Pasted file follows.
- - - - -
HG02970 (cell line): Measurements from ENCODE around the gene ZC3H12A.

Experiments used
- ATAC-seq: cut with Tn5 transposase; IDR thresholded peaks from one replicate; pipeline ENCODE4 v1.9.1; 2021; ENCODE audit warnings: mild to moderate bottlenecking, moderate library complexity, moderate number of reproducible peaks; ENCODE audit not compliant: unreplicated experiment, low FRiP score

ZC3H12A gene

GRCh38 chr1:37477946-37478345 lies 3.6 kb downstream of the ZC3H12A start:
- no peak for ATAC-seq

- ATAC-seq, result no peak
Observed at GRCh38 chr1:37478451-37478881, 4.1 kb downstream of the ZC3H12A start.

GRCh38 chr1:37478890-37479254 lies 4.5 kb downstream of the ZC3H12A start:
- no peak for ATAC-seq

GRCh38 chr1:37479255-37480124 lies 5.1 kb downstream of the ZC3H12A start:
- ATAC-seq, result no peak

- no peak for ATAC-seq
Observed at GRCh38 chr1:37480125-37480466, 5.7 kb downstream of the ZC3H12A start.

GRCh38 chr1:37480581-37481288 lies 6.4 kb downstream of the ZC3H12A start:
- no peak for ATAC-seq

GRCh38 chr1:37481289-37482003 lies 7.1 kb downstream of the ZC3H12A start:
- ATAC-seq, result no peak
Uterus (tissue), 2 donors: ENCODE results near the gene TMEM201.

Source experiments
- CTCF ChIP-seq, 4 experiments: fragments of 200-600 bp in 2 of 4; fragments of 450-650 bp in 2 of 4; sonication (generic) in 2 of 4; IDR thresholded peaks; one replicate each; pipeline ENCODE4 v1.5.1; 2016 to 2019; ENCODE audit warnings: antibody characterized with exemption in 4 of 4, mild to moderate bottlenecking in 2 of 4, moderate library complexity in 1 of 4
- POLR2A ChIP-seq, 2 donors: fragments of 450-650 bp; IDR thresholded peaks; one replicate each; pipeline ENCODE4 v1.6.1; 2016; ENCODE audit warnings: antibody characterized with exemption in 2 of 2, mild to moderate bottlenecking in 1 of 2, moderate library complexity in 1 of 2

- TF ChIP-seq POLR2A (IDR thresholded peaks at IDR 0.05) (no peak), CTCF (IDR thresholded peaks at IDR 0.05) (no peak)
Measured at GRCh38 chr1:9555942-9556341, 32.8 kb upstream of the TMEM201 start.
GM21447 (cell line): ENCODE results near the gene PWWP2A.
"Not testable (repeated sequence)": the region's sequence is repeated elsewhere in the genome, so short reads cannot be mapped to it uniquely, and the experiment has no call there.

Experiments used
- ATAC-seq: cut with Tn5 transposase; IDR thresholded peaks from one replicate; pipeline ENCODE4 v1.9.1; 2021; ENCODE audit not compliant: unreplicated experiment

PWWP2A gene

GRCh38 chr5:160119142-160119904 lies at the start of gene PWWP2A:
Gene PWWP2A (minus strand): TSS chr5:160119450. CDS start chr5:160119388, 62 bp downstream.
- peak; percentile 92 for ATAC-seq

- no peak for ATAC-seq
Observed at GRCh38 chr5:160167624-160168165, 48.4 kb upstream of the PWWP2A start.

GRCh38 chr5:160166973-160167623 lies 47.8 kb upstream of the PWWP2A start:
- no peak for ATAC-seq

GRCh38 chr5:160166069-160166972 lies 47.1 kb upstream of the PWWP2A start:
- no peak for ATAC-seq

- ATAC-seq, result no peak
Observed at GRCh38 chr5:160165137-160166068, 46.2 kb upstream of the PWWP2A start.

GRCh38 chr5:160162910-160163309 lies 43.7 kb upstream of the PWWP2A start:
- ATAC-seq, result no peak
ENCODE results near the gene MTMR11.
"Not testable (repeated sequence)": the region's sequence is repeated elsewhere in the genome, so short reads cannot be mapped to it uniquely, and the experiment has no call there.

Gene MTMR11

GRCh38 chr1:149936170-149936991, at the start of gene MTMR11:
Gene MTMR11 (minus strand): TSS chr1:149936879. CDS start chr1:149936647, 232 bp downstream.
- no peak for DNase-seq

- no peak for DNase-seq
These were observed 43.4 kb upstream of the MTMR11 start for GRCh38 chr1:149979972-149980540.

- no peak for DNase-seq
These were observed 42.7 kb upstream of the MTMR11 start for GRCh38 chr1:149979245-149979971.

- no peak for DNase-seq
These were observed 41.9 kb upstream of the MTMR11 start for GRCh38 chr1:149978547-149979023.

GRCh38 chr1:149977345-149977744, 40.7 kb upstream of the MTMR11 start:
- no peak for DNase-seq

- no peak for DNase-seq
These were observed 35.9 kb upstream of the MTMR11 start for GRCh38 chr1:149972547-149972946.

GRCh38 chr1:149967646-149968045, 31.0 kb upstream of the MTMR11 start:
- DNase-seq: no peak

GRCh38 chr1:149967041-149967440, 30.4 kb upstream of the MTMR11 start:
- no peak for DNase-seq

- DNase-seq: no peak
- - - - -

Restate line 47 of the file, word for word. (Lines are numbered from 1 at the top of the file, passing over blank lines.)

Gene MTMR11 (minus strand): TSS chr1:149936879. CDS start chr1:149936647, 232 bp downstream.